Not On The Same Trip

For me personally, 2000 was a very strange year. After nearly six years of working on first Addicted To Noise, then SonicNet, I quit the company that had become the owner of SonicNet, a morally bankrupt thing called MTVi.

Saying goodbye to something you have put your heart and soul into is not an easy thing. Equally difficult was watching the corporate monster (MTV Networks) put some kind of bloodless creature in place to run SonicNet. I did learn something: Do not trust smiling men in tweed sport coats who talk like they've read too many New Age management books and think they can earn cred by getting naked and joining their employees in the Jacuzzi.

It is a sad thing that most of the people in power in the music business, and those who control the airwaves, care a whole lot about money and not at all about good music. In many cases, they can't even tell good music when they hear it. One such genius proudly admitted that he "just didn't get" electronic music. I can't tell you how many people in the music business don't even listen to new music, unless it's by Eric Clapton or Sting or some artist they know is "approved."

So I quit my job as Editor in Chief at the site that MTVi still calls "SonicNet." They own the name; they can keep using it for any piece of junk they want. Not that it's all junk; there are still some good people there, and the music news department continues to deliver some excellent journalism. But SonicNet is no longer the great site it once was. Most of the people that made it great in 1997 and 1998 (the high point) are gone. Cliché or not, a company really is the people who work there.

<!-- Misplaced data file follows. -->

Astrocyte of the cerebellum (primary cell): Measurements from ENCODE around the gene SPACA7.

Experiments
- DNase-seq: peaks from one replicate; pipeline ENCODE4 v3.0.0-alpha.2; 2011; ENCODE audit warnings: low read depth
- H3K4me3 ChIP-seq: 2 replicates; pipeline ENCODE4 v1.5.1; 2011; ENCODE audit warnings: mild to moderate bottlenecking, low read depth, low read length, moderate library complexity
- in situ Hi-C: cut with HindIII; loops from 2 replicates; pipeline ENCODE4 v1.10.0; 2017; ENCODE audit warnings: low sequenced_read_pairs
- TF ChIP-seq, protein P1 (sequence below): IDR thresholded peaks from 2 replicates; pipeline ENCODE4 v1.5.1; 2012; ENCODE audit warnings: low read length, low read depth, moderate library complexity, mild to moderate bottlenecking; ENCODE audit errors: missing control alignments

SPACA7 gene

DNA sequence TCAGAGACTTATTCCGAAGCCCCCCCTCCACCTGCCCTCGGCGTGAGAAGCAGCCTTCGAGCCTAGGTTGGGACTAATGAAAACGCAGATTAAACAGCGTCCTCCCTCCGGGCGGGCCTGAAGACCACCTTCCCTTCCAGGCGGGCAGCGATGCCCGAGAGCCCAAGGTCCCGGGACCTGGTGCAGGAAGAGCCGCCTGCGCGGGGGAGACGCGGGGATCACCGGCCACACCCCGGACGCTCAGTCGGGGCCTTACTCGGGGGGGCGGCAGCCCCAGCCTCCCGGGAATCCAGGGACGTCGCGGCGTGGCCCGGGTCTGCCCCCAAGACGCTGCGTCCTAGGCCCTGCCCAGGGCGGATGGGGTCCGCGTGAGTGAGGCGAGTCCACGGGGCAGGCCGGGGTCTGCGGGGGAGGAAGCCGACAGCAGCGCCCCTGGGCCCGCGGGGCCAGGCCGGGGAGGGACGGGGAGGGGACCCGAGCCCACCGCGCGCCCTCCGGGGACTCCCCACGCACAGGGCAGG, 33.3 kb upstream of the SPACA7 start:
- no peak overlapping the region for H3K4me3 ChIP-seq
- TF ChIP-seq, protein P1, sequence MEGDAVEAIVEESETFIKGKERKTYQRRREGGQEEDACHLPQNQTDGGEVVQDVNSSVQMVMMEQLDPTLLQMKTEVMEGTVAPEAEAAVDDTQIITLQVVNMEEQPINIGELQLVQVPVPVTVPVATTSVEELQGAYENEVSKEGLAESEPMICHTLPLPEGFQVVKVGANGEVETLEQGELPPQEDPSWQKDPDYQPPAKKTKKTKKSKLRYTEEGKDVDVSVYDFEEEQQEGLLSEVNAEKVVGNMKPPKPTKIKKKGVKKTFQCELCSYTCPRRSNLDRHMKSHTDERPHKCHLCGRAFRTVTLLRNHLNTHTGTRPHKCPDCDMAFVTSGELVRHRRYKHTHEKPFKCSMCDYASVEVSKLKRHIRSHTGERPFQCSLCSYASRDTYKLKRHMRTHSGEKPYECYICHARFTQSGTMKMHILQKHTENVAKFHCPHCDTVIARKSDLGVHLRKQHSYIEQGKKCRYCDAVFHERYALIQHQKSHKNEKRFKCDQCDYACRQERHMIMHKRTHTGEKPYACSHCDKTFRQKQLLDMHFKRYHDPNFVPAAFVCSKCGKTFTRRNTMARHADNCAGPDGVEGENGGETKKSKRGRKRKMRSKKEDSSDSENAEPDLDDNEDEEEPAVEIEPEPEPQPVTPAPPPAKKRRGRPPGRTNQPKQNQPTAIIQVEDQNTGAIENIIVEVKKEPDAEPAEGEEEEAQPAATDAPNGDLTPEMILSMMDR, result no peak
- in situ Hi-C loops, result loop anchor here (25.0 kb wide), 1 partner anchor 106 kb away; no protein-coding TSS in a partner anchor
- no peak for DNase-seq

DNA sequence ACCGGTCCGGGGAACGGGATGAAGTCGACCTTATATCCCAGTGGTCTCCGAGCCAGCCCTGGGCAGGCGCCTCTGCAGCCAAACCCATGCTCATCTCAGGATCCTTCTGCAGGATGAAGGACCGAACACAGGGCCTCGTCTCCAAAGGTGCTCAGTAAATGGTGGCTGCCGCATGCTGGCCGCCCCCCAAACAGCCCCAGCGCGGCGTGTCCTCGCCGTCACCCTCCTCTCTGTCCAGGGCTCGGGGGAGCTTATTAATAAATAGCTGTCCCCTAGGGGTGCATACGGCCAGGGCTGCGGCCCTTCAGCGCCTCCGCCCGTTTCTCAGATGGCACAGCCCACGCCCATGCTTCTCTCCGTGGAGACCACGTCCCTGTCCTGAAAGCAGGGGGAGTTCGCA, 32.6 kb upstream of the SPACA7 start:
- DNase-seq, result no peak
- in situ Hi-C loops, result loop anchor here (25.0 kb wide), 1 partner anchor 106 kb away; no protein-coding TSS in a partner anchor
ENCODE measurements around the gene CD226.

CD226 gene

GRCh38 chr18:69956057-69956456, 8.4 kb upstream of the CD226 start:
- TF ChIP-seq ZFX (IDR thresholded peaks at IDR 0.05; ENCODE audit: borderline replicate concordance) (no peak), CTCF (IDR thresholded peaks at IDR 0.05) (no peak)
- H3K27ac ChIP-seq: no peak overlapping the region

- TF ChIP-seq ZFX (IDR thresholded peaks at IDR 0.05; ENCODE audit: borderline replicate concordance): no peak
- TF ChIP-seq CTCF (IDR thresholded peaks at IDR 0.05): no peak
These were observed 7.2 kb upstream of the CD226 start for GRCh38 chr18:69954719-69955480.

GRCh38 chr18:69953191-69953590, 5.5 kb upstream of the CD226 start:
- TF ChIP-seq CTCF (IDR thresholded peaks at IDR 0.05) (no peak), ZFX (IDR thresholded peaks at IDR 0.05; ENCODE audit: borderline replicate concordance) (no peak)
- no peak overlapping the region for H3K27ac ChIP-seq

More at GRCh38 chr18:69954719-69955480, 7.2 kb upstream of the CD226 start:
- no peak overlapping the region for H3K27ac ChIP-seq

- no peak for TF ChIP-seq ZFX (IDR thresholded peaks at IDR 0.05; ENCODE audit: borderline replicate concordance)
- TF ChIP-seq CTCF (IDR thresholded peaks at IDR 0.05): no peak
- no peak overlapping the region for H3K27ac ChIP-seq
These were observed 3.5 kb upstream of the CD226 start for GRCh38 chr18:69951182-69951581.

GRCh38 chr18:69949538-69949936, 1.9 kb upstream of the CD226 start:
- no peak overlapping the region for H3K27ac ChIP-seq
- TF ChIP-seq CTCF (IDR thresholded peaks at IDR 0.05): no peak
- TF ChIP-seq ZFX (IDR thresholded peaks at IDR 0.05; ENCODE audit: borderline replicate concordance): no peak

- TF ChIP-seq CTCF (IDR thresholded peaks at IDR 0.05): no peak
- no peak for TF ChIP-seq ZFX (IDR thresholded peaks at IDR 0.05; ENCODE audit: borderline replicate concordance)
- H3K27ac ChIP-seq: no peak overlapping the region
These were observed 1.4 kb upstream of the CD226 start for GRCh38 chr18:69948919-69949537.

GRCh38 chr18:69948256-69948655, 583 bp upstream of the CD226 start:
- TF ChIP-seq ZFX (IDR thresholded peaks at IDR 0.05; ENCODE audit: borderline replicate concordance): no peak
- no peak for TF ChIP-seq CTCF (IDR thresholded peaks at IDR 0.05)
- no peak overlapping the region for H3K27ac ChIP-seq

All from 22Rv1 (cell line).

SonicNet (and Addicted To Noise) had a lot of great people. I don't want to start naming them because it would be a long list, and I'd hate to leave anyone out. Suffice it to say that at least 90% of the people who worked at SonicNet from 1997 through 1999 put 150% of themselves into that site. We lived and breathed SonicNet. SonicNet had spunk! It was a fighter and an innovator. Now it's just a Viacom asset.

Once Was A Gambler

It will certainly take me a while to get that bad MTVi taste out of my mouth. But about a month ago, as I floundered about doing my best to figure out what I really wanted to spend my time doing, a funny thing happened: I created a new Web site,

I hadn't planned on it. Really. The idea was simply to put up a kind of online portfolio, a place where I could show potential consulting clients what I was up to. But once a version of the site was up, I started feeling that old rush that I'd felt during the first few years of Addicted To Noise.

It was like I couldn't help myself. Before I knew it, the site had been transformed into a new alternative-music magazine. And some great people, some that I'd worked with in the Addicted To Noise/SonicNet days, others that I'm working with for the first time, came on board.

Already, the site is getting the kind of passionate feedback that we used to get at Addicted To Noise. "I really think that you have one of the best sites out there," wrote one person. "Keep up the incredible work. Sites like yours are really an inspiration. I think you set an example for the music industry."

I don't really know where this will all lead, but I can tell you that Year 2001 is looking very, very good.

Michael Goldberg is the president of He founded Addicted To Noise in 1994.

© 2000 Michael Goldberg. All rights reserved.